(NBC News) — As Breast Cancer Awareness Month winds down, the need for preventative screening is ramping up.
New studies find the disease is not as predictable as it once was, and it’s not as discriminatory either.
A growing number of women are being diagnosed at younger ages, with no family history.
Doctors and researchers don’t know why. They think lifestyle, our diets and habits, may be a factor.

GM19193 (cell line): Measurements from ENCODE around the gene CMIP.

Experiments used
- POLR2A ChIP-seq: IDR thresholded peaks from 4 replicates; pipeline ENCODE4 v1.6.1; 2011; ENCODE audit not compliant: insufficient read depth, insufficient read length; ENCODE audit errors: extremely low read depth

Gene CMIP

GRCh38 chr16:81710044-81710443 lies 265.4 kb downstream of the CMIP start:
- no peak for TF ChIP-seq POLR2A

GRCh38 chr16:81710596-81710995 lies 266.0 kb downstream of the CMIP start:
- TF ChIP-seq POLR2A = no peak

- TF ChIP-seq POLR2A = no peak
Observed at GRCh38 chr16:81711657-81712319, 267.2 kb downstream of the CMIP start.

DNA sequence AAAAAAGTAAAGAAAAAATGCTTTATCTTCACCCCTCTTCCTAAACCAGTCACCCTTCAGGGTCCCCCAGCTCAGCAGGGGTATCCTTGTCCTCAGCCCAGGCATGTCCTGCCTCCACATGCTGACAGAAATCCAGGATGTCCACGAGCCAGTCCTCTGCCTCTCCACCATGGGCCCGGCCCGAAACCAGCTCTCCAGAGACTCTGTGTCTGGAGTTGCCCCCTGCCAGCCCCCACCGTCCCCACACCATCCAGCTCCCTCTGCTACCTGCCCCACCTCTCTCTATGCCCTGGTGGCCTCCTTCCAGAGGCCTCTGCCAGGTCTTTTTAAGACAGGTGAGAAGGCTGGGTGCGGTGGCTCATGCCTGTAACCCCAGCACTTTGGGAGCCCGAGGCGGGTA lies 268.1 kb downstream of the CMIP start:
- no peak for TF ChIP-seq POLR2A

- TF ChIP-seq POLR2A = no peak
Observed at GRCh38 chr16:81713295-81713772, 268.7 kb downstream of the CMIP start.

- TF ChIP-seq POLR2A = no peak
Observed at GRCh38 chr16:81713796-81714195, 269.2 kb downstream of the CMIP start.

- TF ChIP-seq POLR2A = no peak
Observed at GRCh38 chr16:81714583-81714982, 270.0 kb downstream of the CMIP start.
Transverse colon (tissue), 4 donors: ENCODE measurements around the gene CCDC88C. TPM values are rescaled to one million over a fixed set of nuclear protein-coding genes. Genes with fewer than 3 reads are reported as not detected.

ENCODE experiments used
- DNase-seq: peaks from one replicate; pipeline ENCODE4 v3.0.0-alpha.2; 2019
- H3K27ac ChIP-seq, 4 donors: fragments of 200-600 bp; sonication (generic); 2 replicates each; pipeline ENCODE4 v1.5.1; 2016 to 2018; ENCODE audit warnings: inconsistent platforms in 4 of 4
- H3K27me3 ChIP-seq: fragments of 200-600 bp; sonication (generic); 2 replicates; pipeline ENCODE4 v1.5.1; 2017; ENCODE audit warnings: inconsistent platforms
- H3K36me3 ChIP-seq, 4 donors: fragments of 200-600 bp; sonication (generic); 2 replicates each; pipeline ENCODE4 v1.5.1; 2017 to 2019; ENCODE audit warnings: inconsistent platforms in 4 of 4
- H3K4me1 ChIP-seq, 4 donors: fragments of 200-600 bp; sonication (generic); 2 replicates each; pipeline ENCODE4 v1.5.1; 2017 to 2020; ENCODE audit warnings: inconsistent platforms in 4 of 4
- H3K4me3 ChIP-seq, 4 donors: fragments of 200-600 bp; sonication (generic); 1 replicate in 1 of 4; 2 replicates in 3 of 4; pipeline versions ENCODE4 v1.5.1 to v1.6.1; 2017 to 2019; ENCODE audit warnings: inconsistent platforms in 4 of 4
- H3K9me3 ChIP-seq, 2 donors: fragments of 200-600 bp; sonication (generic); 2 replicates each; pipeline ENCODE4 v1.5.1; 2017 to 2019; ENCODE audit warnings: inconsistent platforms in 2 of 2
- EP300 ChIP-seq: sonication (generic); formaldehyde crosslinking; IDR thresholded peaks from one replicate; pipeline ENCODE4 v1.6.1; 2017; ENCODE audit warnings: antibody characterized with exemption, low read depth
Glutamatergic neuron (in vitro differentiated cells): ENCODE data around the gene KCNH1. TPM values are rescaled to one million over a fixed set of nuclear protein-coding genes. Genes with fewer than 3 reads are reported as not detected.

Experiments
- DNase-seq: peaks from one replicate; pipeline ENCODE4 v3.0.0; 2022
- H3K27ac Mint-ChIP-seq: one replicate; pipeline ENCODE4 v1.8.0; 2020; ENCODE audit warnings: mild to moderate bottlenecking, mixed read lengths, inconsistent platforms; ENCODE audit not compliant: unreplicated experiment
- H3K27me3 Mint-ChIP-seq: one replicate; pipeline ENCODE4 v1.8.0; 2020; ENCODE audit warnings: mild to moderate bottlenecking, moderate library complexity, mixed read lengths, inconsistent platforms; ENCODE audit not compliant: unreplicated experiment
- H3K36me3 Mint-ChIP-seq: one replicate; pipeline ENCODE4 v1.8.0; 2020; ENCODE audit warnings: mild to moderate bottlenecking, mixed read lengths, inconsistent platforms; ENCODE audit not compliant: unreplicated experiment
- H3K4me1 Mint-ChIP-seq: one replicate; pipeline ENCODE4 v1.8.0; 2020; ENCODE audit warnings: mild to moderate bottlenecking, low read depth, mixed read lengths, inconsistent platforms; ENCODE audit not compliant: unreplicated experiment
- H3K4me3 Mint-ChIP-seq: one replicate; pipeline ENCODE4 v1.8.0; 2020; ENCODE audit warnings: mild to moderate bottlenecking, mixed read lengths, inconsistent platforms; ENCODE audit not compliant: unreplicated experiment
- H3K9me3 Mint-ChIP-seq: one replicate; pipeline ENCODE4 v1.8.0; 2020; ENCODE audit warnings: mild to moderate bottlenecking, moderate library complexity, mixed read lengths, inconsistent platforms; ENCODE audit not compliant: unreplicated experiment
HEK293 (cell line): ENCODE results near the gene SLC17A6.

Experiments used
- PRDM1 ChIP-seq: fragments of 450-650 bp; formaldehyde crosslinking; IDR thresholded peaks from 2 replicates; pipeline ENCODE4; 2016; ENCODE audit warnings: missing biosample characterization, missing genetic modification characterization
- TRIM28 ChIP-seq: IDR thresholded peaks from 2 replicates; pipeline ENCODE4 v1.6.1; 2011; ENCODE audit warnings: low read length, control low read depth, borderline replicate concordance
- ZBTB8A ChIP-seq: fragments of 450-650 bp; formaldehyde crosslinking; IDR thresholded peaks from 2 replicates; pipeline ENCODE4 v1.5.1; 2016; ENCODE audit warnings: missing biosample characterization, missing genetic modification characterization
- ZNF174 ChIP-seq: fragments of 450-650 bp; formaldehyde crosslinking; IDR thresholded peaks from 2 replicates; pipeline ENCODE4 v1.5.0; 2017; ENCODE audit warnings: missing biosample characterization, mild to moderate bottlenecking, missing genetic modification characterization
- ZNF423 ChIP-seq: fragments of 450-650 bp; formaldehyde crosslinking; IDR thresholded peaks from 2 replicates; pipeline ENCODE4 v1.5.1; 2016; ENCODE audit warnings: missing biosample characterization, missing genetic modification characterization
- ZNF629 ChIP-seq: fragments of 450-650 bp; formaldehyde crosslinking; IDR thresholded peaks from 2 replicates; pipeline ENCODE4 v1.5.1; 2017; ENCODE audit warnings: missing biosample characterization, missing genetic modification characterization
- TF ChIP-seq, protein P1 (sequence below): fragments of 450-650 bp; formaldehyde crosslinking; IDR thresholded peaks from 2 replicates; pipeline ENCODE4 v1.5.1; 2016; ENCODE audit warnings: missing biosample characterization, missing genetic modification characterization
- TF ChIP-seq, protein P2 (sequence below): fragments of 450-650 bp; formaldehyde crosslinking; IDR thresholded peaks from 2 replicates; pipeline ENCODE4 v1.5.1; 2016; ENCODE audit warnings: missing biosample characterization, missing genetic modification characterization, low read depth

While African American women are 40 percent more likely than Caucasian women to die from breast cancer, it’s the leading cause of all cancer deaths for Hispanic women in the United States.
Doctors say one thing hasn’t changed: Early detection still makes a big difference.
“Women who undergo regular screening or mammography have about a 50% less likelihood of dying of breast cancer when they’re diagnosed, compared to those who don’t,” notes Dr. David Weintritt, founder of the National Breast Center Foundation.
That’s what drives advocates to push for more funding.
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